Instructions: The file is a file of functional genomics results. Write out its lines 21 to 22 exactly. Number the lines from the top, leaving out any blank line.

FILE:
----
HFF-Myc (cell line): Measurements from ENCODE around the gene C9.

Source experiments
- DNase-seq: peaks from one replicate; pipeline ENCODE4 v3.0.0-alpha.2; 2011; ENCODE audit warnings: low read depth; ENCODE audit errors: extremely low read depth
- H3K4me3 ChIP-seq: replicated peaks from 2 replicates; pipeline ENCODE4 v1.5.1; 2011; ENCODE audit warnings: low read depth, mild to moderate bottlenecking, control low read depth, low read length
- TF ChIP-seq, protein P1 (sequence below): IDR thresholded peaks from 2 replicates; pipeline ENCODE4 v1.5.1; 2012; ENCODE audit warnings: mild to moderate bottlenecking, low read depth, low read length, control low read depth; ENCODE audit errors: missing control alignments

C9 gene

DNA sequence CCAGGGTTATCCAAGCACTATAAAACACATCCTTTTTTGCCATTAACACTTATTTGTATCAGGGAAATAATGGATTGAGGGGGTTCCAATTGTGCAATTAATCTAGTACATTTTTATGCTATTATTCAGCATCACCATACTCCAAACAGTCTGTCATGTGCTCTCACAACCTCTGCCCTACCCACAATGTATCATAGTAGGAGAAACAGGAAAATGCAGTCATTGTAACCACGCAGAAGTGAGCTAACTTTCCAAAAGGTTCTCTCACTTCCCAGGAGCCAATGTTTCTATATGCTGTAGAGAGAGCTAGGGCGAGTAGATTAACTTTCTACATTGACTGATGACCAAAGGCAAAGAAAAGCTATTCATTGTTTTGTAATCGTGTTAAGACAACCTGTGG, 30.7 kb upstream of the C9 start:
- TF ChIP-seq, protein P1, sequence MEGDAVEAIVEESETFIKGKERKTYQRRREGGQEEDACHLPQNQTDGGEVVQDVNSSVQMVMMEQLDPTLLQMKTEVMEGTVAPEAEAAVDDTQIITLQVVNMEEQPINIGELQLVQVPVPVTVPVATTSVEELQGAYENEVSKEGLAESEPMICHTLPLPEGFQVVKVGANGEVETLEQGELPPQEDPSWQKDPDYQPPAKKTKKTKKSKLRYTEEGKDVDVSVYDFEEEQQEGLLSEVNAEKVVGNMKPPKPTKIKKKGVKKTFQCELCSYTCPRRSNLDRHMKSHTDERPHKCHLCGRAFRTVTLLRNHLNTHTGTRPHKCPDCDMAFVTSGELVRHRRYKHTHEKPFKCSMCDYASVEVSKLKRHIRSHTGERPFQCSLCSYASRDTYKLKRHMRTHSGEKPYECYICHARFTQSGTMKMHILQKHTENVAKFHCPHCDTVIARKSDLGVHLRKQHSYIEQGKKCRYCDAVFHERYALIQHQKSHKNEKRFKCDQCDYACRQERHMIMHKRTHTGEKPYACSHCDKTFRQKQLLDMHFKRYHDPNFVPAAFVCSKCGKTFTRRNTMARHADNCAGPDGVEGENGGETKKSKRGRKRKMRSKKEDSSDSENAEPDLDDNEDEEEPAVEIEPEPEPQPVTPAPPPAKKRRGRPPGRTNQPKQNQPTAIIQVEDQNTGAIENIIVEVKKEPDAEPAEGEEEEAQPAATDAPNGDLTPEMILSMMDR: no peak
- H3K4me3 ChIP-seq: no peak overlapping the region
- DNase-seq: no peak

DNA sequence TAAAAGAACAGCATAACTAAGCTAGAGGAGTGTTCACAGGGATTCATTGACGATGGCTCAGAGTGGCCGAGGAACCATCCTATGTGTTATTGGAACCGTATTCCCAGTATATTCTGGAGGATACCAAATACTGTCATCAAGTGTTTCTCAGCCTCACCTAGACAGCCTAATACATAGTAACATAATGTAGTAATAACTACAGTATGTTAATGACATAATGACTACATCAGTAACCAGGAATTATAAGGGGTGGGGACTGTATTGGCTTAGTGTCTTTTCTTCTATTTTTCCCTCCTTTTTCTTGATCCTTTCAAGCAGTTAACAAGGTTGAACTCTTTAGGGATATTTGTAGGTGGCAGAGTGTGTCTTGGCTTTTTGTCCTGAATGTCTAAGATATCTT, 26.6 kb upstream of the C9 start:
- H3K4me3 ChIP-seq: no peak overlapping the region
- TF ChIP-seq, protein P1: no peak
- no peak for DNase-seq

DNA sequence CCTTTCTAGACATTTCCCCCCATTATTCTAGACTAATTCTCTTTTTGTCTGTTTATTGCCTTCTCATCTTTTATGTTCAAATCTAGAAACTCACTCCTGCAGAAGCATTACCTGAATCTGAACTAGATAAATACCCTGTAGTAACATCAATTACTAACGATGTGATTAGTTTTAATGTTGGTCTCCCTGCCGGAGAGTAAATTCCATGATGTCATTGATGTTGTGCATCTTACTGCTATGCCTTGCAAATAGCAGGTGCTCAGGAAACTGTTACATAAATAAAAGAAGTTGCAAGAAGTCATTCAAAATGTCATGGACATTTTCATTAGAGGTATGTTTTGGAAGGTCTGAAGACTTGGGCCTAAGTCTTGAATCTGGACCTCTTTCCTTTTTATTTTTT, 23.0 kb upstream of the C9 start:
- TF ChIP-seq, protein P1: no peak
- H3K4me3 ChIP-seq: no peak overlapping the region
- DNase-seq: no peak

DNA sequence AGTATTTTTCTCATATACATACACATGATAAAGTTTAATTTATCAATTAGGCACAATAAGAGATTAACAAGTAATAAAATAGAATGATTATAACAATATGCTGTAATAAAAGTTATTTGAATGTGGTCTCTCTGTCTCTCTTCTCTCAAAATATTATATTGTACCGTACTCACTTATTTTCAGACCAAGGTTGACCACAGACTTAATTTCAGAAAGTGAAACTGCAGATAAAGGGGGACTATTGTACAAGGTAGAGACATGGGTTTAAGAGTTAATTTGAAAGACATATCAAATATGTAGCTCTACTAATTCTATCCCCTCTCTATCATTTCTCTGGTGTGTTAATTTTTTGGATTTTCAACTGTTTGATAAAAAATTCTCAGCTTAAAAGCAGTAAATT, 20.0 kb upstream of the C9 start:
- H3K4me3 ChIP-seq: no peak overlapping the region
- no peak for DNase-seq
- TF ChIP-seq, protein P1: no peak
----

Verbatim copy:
- no peak for DNase-seq
- TF ChIP-seq, protein P1: no peak